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Some Hints for Improving Aerobic Safety

December 10, 1985|DENISE K. MOSS

Here are hints for improving aerobic safety, based on interviews with various fitness experts:

--Make sure shoes are supportive and not intended for a specific use in another sport. Beware of very soft shoes.

--Beware of poor surfaces: Cement, concrete, too much padding that makes foot unstable.

--Watch for exercises that place undo stress on your back or neck. Don't risk doing them if you're concerned.

--Try to keep your heart rate within your target zone during any aerobic workout. Ask your fitness instructor to help identify yours and keep track of it during class. If your instructor doesn't know what you're talking about, think twice about that instructor.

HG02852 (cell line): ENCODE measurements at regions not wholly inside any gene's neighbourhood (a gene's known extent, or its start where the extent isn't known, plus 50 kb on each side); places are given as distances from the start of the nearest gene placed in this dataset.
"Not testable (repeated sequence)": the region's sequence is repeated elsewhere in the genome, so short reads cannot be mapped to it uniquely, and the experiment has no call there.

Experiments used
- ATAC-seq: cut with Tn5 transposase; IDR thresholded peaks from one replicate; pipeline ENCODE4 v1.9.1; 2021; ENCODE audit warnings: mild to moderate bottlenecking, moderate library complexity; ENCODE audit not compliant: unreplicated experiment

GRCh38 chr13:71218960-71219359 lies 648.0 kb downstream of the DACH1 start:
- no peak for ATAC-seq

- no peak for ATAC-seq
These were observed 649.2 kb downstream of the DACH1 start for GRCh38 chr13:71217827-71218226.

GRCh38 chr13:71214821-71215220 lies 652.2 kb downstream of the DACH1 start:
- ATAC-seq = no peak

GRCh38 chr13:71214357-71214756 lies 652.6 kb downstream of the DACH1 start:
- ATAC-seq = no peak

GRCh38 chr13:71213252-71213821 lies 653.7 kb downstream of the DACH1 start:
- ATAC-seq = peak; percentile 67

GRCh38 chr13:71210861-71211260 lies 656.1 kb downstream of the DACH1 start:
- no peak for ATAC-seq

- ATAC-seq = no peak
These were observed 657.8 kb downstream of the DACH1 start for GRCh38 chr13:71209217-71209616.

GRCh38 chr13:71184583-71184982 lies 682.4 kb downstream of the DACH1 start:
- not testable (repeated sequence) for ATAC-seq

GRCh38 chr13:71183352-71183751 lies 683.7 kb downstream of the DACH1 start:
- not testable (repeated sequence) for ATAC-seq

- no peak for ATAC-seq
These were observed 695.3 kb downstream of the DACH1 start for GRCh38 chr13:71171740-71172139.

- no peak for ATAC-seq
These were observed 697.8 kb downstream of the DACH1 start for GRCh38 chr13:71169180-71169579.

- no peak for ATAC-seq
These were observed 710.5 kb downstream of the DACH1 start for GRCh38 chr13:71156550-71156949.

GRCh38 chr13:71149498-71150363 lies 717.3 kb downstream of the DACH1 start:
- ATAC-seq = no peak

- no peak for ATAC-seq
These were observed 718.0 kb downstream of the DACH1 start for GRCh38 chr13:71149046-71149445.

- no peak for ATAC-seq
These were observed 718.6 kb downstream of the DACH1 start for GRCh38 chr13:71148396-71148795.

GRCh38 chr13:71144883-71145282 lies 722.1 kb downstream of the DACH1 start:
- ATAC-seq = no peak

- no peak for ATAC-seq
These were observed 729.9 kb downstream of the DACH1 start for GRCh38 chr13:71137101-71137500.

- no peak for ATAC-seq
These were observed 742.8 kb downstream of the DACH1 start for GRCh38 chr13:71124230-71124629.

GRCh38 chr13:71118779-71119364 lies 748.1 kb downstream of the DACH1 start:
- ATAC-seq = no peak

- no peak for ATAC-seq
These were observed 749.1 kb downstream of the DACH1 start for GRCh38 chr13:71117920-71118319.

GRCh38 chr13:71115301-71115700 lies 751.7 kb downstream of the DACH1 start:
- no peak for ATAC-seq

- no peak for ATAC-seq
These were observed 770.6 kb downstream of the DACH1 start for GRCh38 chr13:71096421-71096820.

--Avoid "ballistic" (bouncy) stretches. Warm-up should emphasize the stretch-and-hold. Don't push beyond what's comfortable.

--Keep feet close to the ground during dancing if you suspect you might be risking injury. Remember: Injury is proportionate to how high off the ground you lift your feet.

--Keep joints soft. Don't lock knees or elbows.

--Don't let the pace of the class dictate your pace.

--Try to do exercises with the buttocks pulled under the body and pelvis tilted slightly. This strengthens the support for the lower back. Watch yourself for poor posture.

--Give your body time to recover. Pace your workouts so you don't build soreness on top of soreness.

--A note on shin splints: One of the most common aerobic dance injuries is shin splints. They can be excruciating. According to Dr. Allen Selner, what is happening is a swelling of the muscle in the front of the shin causes the tendon to pull away from the bone. Don't take shin splints lightly. They can lead to stress fractures.

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